Poisson Rouge is a digital interactive playground for small children, available freely through the World Wide Web. The project started in 1999 and is ongoing. It is the result of a collaboration between a graphic artist, theater and music performer and a linguist and human computer interaction / usability specialist. It started as an experiment, a creative outlay and a portfolio - in no particular order.

Nearly ten years on, the site has 40000 daily visits, from all around the World, and is used by children at home and in the classroom. The age range is 0-7 mostly, but the site also appeals to adults and older children. It is also a ressource used by children with special needs and learning disabilities, in particular autism.

While observing small children playing with real toys, the developers have adhered to existing views on child development and learning theories and practices. The first one relates directly to what Piaget identified as the two first stages of development : the sensorimotor and the preoperational, which are catered for in the sense that children are able to interact with an environement that has special relationships to the real World and thus are provided with concrete situations, from which to draw mental models that will in turn lay the ground for later abstraction. This highly hands-on, yet undirected, autonomous approach also echoes Montessorian views on education.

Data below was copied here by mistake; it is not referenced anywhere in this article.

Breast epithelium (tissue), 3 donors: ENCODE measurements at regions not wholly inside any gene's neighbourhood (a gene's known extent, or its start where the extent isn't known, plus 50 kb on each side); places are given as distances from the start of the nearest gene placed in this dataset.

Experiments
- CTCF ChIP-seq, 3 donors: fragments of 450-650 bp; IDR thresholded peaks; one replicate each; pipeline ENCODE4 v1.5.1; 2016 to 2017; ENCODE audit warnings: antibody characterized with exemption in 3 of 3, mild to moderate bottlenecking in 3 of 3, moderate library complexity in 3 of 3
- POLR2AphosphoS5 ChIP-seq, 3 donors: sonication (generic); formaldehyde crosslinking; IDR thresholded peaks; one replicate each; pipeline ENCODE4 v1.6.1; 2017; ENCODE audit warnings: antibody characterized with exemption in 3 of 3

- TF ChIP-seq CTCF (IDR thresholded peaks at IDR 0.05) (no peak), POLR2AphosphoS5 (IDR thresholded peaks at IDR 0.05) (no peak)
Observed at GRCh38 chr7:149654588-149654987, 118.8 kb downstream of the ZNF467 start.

The setting is a familiar one : a child's bedroom, full of toys. Each toy is clickable and can be played with. There are cubes with numbers, alphabets on the wall, puzzles, a piano, etc. So the children can play music, be introduced to numbers and words in their own language or in others. No prior knowledge is necessary and in fact, it is a great tool for basic ICT skills.

Just as toys rarely come with instructions, there are no instructions as to how to use anything on the site. Functionalities are either easy to find or non-essential. Through exploring the site, children find them and this discovery process is interesting in at least two ways. Firstly, they are proud of their achievements and their findings and while this induces self-confidence, it also elicits language as they want to share their discoveries with adults and other children. Secondly, the very fact that there are things to discover teaches that through exploring, one might learn more things. This is the kind of thought processes that the developers hope will also be carried into the real World.

The Poisson Rouge workshop is still in activity and many projects are under way!

- September 2008